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I had to go back through the Asphalt & Rubber pages to see when we first heard about Suzuki’s turbocharged motorcycle musings. For the record it was, just over four years ago when the Suzuki Recursion concept was teased at the Tokyo Motor Show. Since then, we have seen a slow trickling of information about Suzuki’s turbocharged project, especially in the time since we got out first glimpse of the twin-cylinder 588cc concept engine. When will the folks at Hamamatsu release this turbo bike? What form will it take? Is it the start of more forced-induction models from the Japanese brand? Or, will it be a one-off model? Does it wheelie? These are all good questions, and if you believe the latest rumors, we have some answers for you.

If you haven’t listened to the latest Two Enthusiasts Podcast episode, you should. In it, myself and co-host Quentin Wilson break some industry news, with our sources in Suzuki confirming that the Japanese manufacturer will bring a turbocharged Hayabusa model as an early 2019 model year bike. This news is well-timed, as the Suzuki Hayabusa will turn 20-years-old in 2019, and it has changed very little during that two-decade time period. Additionally, the introduction of modern forced induction to Suzuki’s motorcycle lineup is sea change moment for Suzuki, with the Hayabusa being a perfect fit for such an endeavor.

Despite what the DMV says, you might not consider the Can-Am Spyder to be a motorcycle, but the three-wheeler is part of a growing segment of on-road fun machines that have a pretty strong overlap with two-wheeled buyers. It is not necessarily our cup of tea, but we wouldn’t mind swinging a leg over BRP’s latest creation, a turbocharged Can-Am Spyder F3 concept, which just debuted at the Daytona International Speedway. The venue comes from Can-Am’s involvement as a title sponsor in the series, so naturally the Canadian brand wanted to spice things up with a special concept. As such, the turbocharged 1,330 three-cylinder Rotax engine puts out 150hp (considerably more than the stock 113hp figure), and is aided in its breathing by its custom Akrapovič three-into-three exhaust system.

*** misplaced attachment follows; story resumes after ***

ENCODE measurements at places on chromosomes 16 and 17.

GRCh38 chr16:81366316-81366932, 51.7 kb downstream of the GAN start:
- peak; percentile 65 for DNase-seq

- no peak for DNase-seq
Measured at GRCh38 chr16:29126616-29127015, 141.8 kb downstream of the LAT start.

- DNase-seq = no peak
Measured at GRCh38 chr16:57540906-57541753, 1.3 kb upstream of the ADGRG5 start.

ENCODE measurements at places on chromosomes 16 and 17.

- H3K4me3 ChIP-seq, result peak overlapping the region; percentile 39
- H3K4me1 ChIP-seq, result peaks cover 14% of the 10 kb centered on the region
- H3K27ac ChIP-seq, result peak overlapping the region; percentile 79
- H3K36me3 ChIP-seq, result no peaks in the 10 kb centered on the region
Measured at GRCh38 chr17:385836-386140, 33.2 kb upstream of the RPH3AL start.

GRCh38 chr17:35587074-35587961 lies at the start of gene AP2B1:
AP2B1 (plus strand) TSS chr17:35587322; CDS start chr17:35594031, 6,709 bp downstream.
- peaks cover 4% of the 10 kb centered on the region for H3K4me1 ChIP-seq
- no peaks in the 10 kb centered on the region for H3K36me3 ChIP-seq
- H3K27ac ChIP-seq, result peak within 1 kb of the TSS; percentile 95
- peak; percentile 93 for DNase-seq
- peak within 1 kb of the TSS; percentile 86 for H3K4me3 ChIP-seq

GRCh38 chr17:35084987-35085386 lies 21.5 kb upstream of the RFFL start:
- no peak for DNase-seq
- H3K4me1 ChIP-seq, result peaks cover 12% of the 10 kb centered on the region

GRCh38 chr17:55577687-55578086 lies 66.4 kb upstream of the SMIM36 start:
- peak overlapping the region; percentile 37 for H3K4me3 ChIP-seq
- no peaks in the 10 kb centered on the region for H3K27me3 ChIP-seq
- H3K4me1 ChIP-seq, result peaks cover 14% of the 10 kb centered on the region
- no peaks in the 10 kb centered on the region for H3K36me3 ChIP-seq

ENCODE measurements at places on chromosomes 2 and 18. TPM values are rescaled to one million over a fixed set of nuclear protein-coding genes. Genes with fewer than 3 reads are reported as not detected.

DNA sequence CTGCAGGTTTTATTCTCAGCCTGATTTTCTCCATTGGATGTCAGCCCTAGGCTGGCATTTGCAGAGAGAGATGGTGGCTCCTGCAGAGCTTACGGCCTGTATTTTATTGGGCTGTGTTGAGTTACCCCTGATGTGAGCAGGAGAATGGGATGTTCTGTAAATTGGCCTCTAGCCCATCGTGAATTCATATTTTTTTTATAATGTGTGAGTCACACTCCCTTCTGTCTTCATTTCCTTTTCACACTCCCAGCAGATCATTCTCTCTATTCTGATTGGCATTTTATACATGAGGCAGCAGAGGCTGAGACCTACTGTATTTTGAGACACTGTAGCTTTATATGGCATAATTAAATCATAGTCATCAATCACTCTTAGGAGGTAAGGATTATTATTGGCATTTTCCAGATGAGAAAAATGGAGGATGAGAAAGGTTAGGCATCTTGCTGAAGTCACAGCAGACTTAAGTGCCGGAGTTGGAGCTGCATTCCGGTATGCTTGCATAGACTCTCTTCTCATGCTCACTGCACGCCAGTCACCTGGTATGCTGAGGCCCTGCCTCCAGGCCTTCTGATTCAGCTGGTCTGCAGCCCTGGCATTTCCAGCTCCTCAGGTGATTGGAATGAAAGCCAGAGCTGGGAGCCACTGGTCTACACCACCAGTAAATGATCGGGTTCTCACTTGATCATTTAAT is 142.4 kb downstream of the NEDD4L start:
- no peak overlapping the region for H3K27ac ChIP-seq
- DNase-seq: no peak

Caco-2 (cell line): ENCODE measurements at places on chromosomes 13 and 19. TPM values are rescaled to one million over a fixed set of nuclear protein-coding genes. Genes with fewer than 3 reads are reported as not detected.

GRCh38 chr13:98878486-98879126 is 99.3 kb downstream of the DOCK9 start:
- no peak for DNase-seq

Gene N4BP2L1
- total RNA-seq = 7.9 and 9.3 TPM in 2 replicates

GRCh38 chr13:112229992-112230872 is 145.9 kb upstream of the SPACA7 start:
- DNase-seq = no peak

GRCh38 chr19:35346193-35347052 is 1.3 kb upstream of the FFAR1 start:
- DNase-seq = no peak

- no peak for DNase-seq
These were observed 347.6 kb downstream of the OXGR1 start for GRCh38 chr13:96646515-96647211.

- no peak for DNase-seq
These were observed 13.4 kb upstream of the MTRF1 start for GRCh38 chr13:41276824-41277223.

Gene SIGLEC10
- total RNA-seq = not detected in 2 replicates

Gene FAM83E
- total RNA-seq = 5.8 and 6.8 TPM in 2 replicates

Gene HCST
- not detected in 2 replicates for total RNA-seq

I have been trying to avoid this story, mostly because I think it is a pipe dream concocted from a dubious source, but the word circulating through the interwebs is that Suzuki is working on a turbocharged Hayabusa motorcycle, in the 1,500cc territory, for the 2017 model year. While we are not confident about this exact rumor, we know two things for certain: 1) that Suzuki is finally ready to breathe some life into the GSX-R line; and 2) that the Suzuki GSX-1300R Hayabusa is in desperate need of an update. The first of the new GSX-R sport bikes is the 2017 Suzuki GSX-R1000 superbike, though we can expect to see all-new iterations of the GSX-R600 and GSX-R750. There is even word of a GSX-R250/300 in the works.

Suzuki is making it no small secret that it plans to get in on the forced induction game in the two-wheeled space. The Japanese manufacturer first teased us with the turbocharged Recursion concept back in 2013, at the Tokyo Motor Show. Since then there have been rumors that the Suzuki Recursion will go into production, and just a few months ago we spotted Suzuki trademarking the Recursion name in the US and European Union. Now at the 2015 Tokyo Motor Show, Suzuki has a turbocharged engine on display, though little to say about it. Named the EX7, the only information Suzuki is telling is that the engine has two cylinders, four valves, and a dual overhead cam (DOHC) layout. Suzuki also confirms the obvious: that the EX7 engine features a turbocharger and an intercooler.